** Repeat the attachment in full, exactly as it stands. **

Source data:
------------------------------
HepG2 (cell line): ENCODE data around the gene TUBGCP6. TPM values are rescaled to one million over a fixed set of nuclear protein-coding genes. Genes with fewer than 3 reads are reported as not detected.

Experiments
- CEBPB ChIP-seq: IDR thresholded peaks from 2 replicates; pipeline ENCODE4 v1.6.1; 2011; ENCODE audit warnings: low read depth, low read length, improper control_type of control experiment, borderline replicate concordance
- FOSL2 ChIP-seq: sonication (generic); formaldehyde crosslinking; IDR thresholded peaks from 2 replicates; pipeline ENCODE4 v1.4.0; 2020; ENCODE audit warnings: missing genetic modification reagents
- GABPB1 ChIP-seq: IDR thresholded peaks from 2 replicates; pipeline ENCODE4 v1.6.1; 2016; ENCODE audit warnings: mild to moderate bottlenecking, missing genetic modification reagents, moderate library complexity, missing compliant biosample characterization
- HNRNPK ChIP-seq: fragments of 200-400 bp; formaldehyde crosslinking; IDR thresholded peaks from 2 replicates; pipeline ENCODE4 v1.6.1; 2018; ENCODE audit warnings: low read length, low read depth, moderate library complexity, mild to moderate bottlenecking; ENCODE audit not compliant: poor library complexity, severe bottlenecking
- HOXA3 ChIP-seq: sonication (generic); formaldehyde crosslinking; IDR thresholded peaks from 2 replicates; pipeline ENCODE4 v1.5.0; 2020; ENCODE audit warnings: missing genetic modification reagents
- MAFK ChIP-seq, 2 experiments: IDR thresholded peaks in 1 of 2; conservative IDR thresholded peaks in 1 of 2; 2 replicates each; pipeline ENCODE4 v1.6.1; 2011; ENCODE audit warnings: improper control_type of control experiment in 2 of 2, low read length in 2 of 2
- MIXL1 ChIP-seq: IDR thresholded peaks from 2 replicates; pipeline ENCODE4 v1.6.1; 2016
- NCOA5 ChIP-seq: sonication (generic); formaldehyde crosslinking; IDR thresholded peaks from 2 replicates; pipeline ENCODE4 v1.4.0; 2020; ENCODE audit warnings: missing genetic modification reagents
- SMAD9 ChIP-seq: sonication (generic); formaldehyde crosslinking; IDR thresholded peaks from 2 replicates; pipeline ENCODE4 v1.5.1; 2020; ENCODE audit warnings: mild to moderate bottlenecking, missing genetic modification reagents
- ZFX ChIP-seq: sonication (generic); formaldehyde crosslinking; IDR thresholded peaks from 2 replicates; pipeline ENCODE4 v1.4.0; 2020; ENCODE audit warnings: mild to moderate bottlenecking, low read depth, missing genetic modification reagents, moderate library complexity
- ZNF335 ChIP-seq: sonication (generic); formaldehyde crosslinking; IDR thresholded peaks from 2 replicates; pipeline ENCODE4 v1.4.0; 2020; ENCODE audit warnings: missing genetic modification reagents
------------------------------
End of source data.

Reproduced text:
HepG2 (cell line): ENCODE data around the gene TUBGCP6. TPM values are rescaled to one million over a fixed set of nuclear protein-coding genes. Genes with fewer than 3 reads are reported as not detected.

Experiments
- CEBPB ChIP-seq: IDR thresholded peaks from 2 replicates; pipeline ENCODE4 v1.6.1; 2011; ENCODE audit warnings: low read depth, low read length, improper control_type of control experiment, borderline replicate concordance
- FOSL2 ChIP-seq: sonication (generic); formaldehyde crosslinking; IDR thresholded peaks from 2 replicates; pipeline ENCODE4 v1.4.0; 2020; ENCODE audit warnings: missing genetic modification reagents
- GABPB1 ChIP-seq: IDR thresholded peaks from 2 replicates; pipeline ENCODE4 v1.6.1; 2016; ENCODE audit warnings: mild to moderate bottlenecking, missing genetic modification reagents, moderate library complexity, missing compliant biosample characterization
- HNRNPK ChIP-seq: fragments of 200-400 bp; formaldehyde crosslinking; IDR thresholded peaks from 2 replicates; pipeline ENCODE4 v1.6.1; 2018; ENCODE audit warnings: low read length, low read depth, moderate library complexity, mild to moderate bottlenecking; ENCODE audit not compliant: poor library complexity, severe bottlenecking
- HOXA3 ChIP-seq: sonication (generic); formaldehyde crosslinking; IDR thresholded peaks from 2 replicates; pipeline ENCODE4 v1.5.0; 2020; ENCODE audit warnings: missing genetic modification reagents
- MAFK ChIP-seq, 2 experiments: IDR thresholded peaks in 1 of 2; conservative IDR thresholded peaks in 1 of 2; 2 replicates each; pipeline ENCODE4 v1.6.1; 2011; ENCODE audit warnings: improper control_type of control experiment in 2 of 2, low read length in 2 of 2
- MIXL1 ChIP-seq: IDR thresholded peaks from 2 replicates; pipeline ENCODE4 v1.6.1; 2016
- NCOA5 ChIP-seq: sonication (generic); formaldehyde crosslinking; IDR thresholded peaks from 2 replicates; pipeline ENCODE4 v1.4.0; 2020; ENCODE audit warnings: missing genetic modification reagents
- SMAD9 ChIP-seq: sonication (generic); formaldehyde crosslinking; IDR thresholded peaks from 2 replicates; pipeline ENCODE4 v1.5.1; 2020; ENCODE audit warnings: mild to moderate bottlenecking, missing genetic modification reagents
- ZFX ChIP-seq: sonication (generic); formaldehyde crosslinking; IDR thresholded peaks from 2 replicates; pipeline ENCODE4 v1.4.0; 2020; ENCODE audit warnings: mild to moderate bottlenecking, low read depth, missing genetic modification reagents, moderate library complexity
- ZNF335 ChIP-seq: sonication (generic); formaldehyde crosslinking; IDR thresholded peaks from 2 replicates; pipeline ENCODE4 v1.4.0; 2020; ENCODE audit warnings: missing genetic modification reagents